CONTACT: Bernd Lainauer, 575-646-2546, Leinauer
New Mexico State University Regent’s Professor and Extension Turfgrass Specialist Bernd Leinauer and Research Assistant Professor Matteo Serena are finding a previous notion that Kentucky Bluegrass is a poor choice for droughty climates to be misleading if not incorrect. They are looking to change the public’s perception on which turfgrasses can survive the best in the drought conditions we find in our region.
Turfgrasses can be broken down into two major groups: cool- and warm-season grasses. Warm-season grasses such as bermudagrass have greater drought tolerance than cool-season but homeowners tend to prefer cool-season grasses because they stay green all year round and feel cool and comfortable when you walk on it. Cool-season grasses include tall fescue, fine fescue, Kentucky bluegrass and perennial ryegrass.
According to Leinauer there is a perception that cool-season grasses require a lot of water, but he says it’s not the grass that’s the problem, but rather homeowners irrigating more than what’s needed. Therefore, Leinauer and his team established multiple plots with different grasses receiving different amounts of water to look at their response to different levels of drought.
“The major reason for water overuse is based on the homeowner watering too much. If you think your grass is using too much water, apply less. Let’s find out how much water we can save. And that’s what our research is looking at. We are using climate data to calculate water needed and are irrigating different types of grasses at the full amount (100 percent) then we dial it back to 80, 60, and 40 percent and we check how the grasses compare along this reduction,” Leinauer said.
To figure out how much water each percentage amounts to, Serena uses their water station located just outside the field.
“Every Monday morning, I download the data and calculate the numbers. We use ET, which stands for evapotranspiration. At the beginning of the season we did an irrigation audit, placing catch cans on the plots to measure how much goes out in a given period of time. We then convert the amounts to inches per day and minutes of run time,” Serena said.
Applying significantly less water than what is considered adequate puts the grasses in drought stress. While it’s important for the different types of grasses to survive while being given less water, it is also important to see how well they recover.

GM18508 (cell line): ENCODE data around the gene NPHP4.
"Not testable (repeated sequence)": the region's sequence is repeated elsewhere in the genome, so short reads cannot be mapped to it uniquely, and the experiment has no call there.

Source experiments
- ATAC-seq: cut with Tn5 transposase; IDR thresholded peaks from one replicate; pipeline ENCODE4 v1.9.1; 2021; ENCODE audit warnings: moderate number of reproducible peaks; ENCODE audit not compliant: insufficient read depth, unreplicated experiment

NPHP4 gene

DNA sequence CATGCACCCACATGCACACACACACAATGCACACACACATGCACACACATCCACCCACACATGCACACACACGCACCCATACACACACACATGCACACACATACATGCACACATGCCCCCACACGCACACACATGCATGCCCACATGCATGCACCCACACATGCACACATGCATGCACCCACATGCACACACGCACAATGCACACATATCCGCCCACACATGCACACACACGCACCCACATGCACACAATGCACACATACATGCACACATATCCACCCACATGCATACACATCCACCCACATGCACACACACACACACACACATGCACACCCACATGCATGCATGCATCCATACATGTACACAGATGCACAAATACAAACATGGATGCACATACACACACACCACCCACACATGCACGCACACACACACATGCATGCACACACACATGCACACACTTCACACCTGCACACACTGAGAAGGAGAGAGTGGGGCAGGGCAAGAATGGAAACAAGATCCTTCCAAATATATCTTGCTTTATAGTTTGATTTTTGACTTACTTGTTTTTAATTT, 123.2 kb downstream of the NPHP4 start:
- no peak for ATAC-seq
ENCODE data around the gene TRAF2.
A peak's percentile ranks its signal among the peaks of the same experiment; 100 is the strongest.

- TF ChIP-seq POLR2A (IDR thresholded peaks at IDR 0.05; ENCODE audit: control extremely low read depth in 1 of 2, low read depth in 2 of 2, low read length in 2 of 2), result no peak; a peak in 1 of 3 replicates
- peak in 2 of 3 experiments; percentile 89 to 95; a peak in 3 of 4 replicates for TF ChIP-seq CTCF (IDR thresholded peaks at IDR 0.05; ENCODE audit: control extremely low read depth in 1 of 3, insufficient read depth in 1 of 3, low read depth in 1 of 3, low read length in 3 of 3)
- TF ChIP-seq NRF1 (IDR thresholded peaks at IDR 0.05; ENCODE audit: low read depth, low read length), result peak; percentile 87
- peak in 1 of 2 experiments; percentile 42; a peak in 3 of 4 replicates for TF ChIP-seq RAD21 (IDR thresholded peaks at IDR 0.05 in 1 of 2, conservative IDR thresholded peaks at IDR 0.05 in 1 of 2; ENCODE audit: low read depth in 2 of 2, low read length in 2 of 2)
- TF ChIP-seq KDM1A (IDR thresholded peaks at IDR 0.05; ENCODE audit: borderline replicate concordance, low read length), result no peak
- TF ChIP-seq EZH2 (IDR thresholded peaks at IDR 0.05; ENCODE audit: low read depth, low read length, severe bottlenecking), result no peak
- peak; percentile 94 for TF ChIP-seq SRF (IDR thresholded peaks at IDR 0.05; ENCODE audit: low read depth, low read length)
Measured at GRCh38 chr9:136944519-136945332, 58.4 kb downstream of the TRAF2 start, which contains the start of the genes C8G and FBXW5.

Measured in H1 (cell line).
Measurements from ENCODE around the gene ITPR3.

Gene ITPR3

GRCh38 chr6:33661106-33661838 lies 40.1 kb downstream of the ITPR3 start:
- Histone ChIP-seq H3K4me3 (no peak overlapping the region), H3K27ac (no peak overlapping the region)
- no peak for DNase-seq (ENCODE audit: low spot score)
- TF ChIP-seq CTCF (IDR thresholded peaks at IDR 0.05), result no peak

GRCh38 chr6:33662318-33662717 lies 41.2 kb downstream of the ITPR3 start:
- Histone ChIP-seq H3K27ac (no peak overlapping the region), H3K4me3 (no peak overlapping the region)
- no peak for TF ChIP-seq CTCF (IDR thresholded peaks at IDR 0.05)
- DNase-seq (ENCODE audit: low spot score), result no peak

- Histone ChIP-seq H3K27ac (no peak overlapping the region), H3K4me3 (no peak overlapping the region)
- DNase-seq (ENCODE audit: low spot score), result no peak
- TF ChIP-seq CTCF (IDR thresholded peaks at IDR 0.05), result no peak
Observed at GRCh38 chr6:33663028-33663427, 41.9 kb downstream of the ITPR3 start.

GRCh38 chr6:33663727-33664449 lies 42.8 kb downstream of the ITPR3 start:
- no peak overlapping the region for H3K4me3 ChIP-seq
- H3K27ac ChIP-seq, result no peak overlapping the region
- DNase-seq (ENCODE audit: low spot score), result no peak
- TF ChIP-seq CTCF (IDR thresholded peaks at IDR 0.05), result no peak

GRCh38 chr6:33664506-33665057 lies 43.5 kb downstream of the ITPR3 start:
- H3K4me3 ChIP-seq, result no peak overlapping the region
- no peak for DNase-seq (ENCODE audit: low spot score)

“When we factor in both the amount of water needed and recovery after drought stress, the winner among cool-season grasses is Kentucky bluegrass. It’s not only about performance during drought, it’s equally important how quickly and well grasses can recover after drought. Such considerations are important for our region,” Leinauer said. “If homeowners want a cool-season grass and if they want to take water conservation to its fullest extent, which means less water during periods of time but then let the grasses recover (taking advantage of the rainy season) to lower irrigation amounts, the choice should be Kentucky bluegrass.”
Such findings are different than what has been previously stated. The general opinion has been that Kentucky bluegrass should not be used because of the amount water that it needs to survive.
“This message is the complete opposite of what we’ve been hearing and what Water Utilities and City politicians tell us. Kentucky bluegrass has been perceived as the worst of all and uses the most water. However, our findings don’t support that. Our results show that if a cool-season grass is chosen, Kentucky bluegrass should be grass of choice,” Leinauer said.
“Of course, choosing the right grass or plant is only one tool in the water conservation toolbox. Several other factors also contribute to irrigation overuse and need to be considered.” Leinauer is looking to provide a holistic approach and educate others on his and his team’s 15 years’ worth of findings. “There is too much emphasis on the plant selection and breeding and not enough on some of the other factors such as efficient irrigation.”